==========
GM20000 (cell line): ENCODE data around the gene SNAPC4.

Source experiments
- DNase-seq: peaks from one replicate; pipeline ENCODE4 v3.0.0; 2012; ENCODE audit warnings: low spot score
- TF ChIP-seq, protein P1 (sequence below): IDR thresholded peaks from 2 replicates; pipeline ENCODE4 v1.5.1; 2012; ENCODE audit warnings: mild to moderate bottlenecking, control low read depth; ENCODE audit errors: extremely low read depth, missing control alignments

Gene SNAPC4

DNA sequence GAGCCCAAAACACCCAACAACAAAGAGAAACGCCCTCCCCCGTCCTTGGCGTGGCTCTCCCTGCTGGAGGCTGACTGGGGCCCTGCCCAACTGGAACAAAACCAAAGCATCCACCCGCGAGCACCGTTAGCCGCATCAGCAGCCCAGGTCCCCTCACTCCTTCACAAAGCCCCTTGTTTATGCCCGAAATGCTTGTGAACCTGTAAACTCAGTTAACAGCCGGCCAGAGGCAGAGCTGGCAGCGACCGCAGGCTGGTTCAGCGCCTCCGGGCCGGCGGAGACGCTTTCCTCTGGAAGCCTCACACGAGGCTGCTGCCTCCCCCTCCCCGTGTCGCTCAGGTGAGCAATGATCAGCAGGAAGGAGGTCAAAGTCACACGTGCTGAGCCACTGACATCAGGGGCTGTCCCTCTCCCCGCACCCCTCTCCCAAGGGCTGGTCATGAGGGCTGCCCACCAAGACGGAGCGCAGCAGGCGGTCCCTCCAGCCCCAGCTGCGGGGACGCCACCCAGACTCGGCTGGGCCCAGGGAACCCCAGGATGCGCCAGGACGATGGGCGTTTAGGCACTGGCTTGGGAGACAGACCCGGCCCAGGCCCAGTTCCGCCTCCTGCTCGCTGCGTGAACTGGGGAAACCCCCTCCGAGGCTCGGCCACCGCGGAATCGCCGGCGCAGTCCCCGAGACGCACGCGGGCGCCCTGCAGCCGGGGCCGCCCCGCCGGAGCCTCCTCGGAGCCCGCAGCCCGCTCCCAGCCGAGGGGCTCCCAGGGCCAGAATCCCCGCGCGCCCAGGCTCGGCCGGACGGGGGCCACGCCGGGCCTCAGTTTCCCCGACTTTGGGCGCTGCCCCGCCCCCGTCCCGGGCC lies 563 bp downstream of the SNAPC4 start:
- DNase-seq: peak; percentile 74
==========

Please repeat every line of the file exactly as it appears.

GM20000 (cell line): ENCODE data around the gene SNAPC4.

Source experiments
- DNase-seq: peaks from one replicate; pipeline ENCODE4 v3.0.0; 2012; ENCODE audit warnings: low spot score
- TF ChIP-seq, protein P1 (sequence below): IDR thresholded peaks from 2 replicates; pipeline ENCODE4 v1.5.1; 2012; ENCODE audit warnings: mild to moderate bottlenecking, control low read depth; ENCODE audit errors: extremely low read depth, missing control alignments

Gene SNAPC4

DNA sequence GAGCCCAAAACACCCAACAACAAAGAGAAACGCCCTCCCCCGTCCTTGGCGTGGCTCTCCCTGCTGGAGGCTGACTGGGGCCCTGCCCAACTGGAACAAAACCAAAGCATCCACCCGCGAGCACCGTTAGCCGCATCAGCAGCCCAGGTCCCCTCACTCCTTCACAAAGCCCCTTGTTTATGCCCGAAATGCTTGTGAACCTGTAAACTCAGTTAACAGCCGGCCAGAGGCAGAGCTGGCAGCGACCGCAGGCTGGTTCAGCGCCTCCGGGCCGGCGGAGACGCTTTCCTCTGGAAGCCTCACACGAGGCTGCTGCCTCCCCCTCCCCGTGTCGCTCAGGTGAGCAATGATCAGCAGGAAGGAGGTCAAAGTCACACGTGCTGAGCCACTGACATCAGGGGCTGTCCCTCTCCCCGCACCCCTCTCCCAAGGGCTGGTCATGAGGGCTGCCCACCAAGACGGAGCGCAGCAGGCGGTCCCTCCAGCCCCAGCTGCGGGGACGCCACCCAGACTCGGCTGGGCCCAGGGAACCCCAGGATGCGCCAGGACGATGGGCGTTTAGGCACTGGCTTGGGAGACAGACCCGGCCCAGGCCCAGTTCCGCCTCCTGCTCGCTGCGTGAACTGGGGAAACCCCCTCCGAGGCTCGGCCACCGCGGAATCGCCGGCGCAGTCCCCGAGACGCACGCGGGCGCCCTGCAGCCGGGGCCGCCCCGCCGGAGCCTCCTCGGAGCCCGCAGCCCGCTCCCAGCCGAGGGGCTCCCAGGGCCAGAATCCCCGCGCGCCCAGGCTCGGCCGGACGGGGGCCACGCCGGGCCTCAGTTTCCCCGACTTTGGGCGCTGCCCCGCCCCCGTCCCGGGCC lies 563 bp downstream of the SNAPC4 start:
- DNase-seq: peak; percentile 74